Based on interviews with educators who are rethinking and revising secondary math coursework, this report describes the role of higher education in influencing high school math reform nationally and in three particular states.
Using administrative data from a large state community college system, this paper examines whether being exposed to a higher percentage of dual enrollment peers influences non-dual enrollment enrollees’ performance in college courses.
College Acceleration for All? Mapping Racial/Ethnic Gaps in Advanced Placement and Dual Enrollment Participation
This paper estimates the patterns and sources of White–Black and White–Hispanic enrollment gaps in Advancement Placement (AP) and dual enrollment programs across several thousand school districts and metropolitan areas in the United States.
Using descriptive methods as well as a quasi-experimental approach, this report examines the early college outcomes of Florida high school students who enrolled in a dual enrollment college algebra course.
This paper examines challenges embedded within the prevailing high school mathematics course sequence, which prioritizes algebra, and explores innovations that aim to provide curricula and pedagogy more aligned with students’ academic and career goals.
High School Dual Enrollment in Florida: Effects on College Outcomes by Race/Ethnicity and Course Modality
Using data on two cohorts of Florida students who started public high school in 2007 and 2012, this report analyzes dual enrollment course-taking and outcomes by racial/ethnic group (Black, Hispanic, White) and course modality (face-to-face on-college-campus, face-to-face off-campus, and online).
Based on research conducted in three states, this report identifies five principles that undergird the strategies and practices of equitable dual enrollment partnerships between high schools and colleges.
Drawing on interviews with 96 first-year community college students, this journal article compares the roles of students' on- and off-campus relationships in providing information and support.
Using Florida as a case study, this Change Magazine article describes the complexities of implementing effective college readiness reforms and offers insights for policymakers looking to improve student success.
Based on interviews with stakeholders in 11 states and other data, this brief describes the design, implementation, and effectiveness of math transition courses and identifies major trends in course development.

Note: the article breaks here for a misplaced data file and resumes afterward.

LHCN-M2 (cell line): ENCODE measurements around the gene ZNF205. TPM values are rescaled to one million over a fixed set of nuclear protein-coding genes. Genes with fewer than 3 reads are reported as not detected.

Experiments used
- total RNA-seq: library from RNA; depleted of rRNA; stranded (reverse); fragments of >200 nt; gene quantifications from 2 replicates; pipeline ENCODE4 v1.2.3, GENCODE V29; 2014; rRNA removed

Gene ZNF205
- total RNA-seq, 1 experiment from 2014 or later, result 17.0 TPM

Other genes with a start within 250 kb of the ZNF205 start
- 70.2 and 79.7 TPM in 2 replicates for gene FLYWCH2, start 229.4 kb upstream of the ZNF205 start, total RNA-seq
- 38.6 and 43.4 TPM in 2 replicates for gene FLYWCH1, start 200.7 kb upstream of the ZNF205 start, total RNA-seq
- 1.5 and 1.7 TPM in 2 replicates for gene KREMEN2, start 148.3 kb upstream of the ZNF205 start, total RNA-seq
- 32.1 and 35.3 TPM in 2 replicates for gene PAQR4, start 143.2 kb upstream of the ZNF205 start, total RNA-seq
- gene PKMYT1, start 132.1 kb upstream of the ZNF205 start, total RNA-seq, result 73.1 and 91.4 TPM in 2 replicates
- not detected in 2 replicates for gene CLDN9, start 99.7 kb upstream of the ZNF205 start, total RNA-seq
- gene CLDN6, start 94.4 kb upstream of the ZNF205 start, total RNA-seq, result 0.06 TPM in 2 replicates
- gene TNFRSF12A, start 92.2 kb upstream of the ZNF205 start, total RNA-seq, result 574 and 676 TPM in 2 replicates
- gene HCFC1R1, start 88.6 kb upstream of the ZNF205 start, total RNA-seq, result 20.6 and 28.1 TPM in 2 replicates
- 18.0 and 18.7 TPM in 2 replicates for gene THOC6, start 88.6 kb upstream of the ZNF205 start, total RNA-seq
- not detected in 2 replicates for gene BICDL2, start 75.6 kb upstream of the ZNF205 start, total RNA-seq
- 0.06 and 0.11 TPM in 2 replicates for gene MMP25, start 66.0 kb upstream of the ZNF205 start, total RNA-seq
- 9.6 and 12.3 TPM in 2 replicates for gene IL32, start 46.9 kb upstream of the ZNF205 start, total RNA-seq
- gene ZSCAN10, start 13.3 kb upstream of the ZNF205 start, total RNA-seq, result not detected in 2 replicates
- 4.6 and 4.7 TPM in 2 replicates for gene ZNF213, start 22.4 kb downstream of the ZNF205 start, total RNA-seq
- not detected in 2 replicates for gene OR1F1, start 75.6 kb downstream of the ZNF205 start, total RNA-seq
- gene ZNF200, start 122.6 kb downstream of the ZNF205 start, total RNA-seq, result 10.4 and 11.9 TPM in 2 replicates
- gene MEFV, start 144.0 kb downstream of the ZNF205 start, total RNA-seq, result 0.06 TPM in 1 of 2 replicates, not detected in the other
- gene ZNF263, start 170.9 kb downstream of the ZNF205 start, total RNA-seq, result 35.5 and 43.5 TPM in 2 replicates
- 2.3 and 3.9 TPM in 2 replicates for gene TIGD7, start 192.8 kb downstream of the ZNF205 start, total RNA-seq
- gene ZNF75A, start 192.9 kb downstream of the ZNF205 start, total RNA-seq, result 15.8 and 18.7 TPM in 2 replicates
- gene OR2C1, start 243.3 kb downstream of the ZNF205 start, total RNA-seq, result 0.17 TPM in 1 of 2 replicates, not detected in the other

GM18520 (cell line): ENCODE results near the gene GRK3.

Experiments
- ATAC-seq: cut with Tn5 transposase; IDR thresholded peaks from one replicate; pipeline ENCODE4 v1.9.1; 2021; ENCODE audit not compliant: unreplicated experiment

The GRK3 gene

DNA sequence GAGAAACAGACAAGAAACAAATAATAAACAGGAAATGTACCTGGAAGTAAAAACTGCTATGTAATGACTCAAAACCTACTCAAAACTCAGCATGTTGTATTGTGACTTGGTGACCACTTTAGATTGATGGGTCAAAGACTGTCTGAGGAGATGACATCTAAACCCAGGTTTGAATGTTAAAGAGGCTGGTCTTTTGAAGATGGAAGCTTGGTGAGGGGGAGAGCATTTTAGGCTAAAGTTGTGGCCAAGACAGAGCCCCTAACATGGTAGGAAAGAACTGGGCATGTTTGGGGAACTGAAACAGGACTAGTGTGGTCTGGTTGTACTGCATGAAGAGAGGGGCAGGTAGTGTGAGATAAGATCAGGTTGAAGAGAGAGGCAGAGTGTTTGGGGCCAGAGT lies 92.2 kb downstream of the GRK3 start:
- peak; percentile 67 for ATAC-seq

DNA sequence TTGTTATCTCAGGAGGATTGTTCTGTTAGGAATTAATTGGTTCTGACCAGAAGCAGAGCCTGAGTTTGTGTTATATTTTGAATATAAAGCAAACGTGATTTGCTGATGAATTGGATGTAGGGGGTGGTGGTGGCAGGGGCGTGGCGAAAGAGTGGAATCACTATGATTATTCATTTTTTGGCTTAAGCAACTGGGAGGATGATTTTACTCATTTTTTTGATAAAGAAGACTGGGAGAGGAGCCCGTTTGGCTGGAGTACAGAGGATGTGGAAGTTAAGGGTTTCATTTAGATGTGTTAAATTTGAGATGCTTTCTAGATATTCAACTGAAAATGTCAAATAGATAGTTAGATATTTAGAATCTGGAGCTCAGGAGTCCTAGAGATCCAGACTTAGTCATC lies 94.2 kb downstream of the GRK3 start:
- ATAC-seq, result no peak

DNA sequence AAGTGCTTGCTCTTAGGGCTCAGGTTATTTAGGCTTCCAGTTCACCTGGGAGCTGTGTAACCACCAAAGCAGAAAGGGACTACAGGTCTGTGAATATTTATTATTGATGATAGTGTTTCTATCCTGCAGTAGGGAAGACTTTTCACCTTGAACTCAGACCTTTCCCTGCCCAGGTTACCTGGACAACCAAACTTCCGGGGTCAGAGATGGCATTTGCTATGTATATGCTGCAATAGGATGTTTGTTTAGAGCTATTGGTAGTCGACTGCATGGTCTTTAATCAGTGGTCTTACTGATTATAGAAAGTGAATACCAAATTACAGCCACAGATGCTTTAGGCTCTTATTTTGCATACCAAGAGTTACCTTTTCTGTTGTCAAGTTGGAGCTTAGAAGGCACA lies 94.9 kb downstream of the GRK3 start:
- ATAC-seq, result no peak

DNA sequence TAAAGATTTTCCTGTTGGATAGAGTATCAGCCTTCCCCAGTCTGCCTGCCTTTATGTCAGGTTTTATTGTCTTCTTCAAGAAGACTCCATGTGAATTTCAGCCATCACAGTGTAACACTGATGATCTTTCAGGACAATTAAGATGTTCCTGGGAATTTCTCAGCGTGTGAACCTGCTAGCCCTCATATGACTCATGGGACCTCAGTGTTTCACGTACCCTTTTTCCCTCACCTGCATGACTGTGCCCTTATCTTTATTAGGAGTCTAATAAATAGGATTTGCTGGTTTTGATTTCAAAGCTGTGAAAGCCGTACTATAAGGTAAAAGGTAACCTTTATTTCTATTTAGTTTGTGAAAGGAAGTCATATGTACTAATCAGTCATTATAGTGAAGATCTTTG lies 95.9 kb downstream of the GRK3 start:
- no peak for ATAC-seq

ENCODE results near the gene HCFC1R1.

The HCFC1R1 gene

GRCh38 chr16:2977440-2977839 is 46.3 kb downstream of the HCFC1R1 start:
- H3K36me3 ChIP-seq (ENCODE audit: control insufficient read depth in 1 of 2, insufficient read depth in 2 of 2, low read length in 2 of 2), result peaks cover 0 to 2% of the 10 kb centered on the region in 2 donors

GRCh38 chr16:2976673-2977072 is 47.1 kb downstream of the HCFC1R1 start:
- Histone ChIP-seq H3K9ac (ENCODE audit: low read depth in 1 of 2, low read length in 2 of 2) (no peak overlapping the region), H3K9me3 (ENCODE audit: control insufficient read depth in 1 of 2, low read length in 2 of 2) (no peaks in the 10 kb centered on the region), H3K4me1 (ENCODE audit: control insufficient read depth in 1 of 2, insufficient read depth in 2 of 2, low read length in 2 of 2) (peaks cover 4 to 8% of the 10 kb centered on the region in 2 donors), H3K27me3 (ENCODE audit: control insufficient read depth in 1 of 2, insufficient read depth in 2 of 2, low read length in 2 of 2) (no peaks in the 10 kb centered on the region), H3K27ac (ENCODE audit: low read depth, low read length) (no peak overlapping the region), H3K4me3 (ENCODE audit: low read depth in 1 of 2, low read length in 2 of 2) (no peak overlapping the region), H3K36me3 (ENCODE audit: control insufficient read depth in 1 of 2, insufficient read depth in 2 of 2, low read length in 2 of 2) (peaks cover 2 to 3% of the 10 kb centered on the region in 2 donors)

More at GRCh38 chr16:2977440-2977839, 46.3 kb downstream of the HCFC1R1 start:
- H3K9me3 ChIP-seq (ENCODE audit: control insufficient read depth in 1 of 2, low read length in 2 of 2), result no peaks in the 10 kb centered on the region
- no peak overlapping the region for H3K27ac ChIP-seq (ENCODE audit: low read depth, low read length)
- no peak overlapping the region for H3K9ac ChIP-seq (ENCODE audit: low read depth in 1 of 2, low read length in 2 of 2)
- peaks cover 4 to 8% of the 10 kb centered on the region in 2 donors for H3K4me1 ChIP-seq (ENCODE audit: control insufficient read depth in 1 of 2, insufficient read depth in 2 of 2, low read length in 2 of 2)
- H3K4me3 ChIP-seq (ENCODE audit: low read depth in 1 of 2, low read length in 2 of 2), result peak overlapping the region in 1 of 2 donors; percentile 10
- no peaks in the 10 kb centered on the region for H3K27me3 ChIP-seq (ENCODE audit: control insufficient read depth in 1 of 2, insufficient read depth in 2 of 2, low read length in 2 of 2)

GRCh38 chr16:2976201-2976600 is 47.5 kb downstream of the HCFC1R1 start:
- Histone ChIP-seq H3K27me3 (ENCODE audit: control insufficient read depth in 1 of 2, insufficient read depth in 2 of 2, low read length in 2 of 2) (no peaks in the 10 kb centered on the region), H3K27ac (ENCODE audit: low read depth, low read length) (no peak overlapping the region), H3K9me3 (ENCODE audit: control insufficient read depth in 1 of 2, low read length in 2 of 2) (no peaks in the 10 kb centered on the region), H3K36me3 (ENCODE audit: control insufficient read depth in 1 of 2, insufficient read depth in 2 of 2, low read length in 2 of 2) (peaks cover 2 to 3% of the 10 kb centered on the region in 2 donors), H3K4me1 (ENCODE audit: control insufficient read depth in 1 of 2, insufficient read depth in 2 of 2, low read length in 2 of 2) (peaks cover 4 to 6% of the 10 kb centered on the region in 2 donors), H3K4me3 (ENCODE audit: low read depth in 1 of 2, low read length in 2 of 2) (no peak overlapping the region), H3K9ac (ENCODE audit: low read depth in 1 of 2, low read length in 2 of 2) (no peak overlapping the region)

High schools across the country are implementing transition curricula to boost college readiness. This short publication offers an overview of course design options for educators thinking about implementing transition courses.
Based on interviews and other data, this brief describes key elements of English transition curricula in seven states and highlights ways this type of intervention may help prepare students for college.
This brief published by Education Commission of the States discusses state approaches that systematically broaden dual enrollment access and provide pre-collegiate experiences to middle- and lower-achieving students.
This brief describes the availability of transition courses across the country and offers insights into curricular design and goals, subject-area focus, how students are selected to participate, and whether completion of transition curricula guarantees placement into college-level courses.
Can High School Transition Courses Help Students Avoid College Remediation? Estimating the Impact of a Transition Program in a Large Urban District
This paper examines the impact of one transition course model, the At Home in College program, offered to selected high school students in New York City by the City University of New York (CUNY).
This report uses student enrollment and degree records from the National Student Clearinghouse to examine who enrolls in community college dual enrollment courses and what happens to them after high school.
Computer-Mediated Developmental Math Courses in Tennessee High Schools and Community Colleges: An Exploration of the Consequences of Institutional Context
Using site visit data from three community colleges and four high schools, this paper explores how the institutional context of the high schools compared with that of the colleges in ways that may have affected the implementation and efficacy of computer-mediated mathematics.
Improving the Transition to College: Estimating the Impact of High School Transition Courses on Short-Term College Outcomes
This study uses a regression discontinuity design to estimate the effect of participation in a mathematics transition course on college-level math outcomes in West Virginia for the 2011–12 and 2012–13 high school senior cohorts.
This Jobs for the Future publication proposes research-based milestones of student momentum from twelfth grade through the first year of college, and suggests ways that local high school and college partners can collaborate to support student success.
Based on research as well as discussion among researchers, practitioners, and policymakers from seven states, this overview summarizes the state of knowledge on transition courses.